Figure 10. Difference-in-difference results from the baseline estimation model. Beta values are coefficients from Column 3 of Table 2.
Figure 10 depicts a scatter plot describing how emission reductions influenced increases in carbon productivity. The x-axis depicts the average log-transformed emission change of a firm before and after ETS, and the y-axis depicts the average log-transformed carbon productivity change before and after ETS. Firms in high-emitting industries (colored dots) generally reduced significant carbon emissions and enhanced carbon productivity after the ETS. The ETS adoption induced certain manufacturing firms to reduce emissions and enhance productivity in high-emitting industries. However, the emissions of many firms increased, and carbon productivity declined. This suggests that the ETS has not successfully engaged all firms in reducing emissions as intended.
Figure 11. Heatmaps of sample firms’ carbon productivity change by emission level. a. Before ETS to ETS Phase 1. b ETS Phase 1 to ETS Phase 2. Color scale indicates the number of firms per bin.
Since the results of the univariate analysis had several endogeneity problems, pooled ordinary least squares (OLS) estimation is employed with control variables and fixed effects to test our hypothesis.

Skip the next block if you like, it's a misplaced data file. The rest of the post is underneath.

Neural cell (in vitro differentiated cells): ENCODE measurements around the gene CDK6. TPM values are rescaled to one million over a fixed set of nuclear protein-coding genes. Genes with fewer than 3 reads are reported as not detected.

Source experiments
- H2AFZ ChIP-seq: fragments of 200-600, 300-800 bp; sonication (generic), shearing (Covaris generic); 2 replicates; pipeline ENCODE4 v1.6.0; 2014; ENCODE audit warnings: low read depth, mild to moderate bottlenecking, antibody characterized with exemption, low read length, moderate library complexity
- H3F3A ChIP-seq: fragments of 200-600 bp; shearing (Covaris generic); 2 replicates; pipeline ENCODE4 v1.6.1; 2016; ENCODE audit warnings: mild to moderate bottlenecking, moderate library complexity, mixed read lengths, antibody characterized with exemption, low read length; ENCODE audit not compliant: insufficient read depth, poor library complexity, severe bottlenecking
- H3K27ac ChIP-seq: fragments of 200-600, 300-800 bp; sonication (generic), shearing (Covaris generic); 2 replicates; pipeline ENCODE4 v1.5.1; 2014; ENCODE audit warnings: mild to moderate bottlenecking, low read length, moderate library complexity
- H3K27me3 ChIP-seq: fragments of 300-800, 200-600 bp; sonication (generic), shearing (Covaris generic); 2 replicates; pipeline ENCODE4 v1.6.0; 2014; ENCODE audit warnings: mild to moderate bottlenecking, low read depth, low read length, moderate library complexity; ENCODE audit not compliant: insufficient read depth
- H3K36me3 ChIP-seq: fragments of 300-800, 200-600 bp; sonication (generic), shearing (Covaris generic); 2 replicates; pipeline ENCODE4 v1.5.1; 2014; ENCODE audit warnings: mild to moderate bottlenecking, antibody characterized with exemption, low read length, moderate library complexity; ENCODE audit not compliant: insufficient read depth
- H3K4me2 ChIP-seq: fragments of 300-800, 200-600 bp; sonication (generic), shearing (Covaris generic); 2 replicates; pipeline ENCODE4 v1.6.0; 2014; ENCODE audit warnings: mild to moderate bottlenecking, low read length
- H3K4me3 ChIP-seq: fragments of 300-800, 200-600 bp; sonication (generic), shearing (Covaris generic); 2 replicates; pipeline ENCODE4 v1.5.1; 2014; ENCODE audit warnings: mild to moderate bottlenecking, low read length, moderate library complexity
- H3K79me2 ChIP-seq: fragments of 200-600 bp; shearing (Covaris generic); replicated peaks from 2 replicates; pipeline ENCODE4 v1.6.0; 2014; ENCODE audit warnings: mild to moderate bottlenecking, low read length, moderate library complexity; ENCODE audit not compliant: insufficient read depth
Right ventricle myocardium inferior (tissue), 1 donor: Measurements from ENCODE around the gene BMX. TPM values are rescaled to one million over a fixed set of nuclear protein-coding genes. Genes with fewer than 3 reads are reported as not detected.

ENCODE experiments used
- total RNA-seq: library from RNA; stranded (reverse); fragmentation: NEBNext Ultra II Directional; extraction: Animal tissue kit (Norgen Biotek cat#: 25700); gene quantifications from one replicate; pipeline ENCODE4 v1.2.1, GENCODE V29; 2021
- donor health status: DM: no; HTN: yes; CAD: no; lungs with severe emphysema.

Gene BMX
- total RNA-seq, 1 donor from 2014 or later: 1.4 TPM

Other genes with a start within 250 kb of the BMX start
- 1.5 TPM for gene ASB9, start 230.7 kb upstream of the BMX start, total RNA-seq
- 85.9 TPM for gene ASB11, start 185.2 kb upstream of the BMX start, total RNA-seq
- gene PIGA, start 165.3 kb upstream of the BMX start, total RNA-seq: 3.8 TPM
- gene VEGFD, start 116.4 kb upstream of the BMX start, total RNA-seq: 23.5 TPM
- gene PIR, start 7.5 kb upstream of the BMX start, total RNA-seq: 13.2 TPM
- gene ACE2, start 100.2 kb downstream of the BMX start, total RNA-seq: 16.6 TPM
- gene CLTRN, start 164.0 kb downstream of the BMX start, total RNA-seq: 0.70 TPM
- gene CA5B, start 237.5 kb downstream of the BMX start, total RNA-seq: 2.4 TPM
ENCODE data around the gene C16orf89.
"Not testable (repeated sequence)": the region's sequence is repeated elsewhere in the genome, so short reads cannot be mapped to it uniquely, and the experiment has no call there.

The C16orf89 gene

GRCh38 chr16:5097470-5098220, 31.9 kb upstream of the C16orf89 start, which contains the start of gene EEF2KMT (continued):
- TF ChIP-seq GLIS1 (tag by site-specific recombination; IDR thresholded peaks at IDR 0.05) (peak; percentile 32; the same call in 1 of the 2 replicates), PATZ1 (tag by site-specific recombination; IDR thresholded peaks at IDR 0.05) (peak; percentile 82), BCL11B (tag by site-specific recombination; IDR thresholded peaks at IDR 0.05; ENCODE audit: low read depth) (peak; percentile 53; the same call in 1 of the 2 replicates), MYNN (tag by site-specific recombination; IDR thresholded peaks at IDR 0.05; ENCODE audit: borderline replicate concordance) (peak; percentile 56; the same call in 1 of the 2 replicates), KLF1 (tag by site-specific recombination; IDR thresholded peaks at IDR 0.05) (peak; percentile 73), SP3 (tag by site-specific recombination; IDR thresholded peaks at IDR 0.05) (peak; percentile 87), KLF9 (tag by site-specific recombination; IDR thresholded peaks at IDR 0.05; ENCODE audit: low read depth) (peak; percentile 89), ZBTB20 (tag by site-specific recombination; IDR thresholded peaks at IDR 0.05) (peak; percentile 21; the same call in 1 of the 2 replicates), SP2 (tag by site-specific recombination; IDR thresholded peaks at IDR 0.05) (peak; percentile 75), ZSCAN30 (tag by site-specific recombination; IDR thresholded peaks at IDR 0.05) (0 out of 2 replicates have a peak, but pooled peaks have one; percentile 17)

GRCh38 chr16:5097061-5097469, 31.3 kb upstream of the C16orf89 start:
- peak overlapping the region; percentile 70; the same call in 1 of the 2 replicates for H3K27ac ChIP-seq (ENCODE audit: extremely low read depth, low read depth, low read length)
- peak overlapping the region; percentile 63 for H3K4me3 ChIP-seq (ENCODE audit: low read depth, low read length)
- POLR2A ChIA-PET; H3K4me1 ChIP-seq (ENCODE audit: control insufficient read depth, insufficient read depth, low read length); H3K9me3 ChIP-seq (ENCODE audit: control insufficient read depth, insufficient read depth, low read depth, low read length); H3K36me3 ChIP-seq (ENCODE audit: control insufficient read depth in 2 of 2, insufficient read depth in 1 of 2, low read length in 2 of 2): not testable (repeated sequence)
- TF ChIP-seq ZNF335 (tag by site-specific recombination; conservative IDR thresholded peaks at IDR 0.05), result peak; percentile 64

Two heatmaps are shown in Before ETS to ETS Phase 1 (Fig. 11a) and ETS Phase 1 to Phase 2 (Fig.
11b). As the ETS was getting matured, two heatmaps of sample firms’ carbon productivity change by emission level display that overall carbon productivity enhanced while firm-level emissions declined.
During the second ETS phase, certain firms increase carbon productivity significantly or reduce carbon emissions, however, the magnitude of the changes differed across firms, reflecting heterogeneity across ETS participants. In addition, Fig. 11b (R-squared value: 0.2732) describes a more linear trend than Fig.
11a (R-squared value: 0.1023). This implies that the relationship between emission reductions and carbon productivity became more linear. Moreover, while some companies increased their carbon productivity by decreasing the emissions, several firms also went through the reversed phenomenon that increased the emissions by declining their carbon productivity. Namely, many firms are starting to consider two efforts at the same time, emission reduction and carbon productivity enhancement. The findings that the ETS has come to maturity are in line with previous studies on the EU ETS (Guo et al, 2020).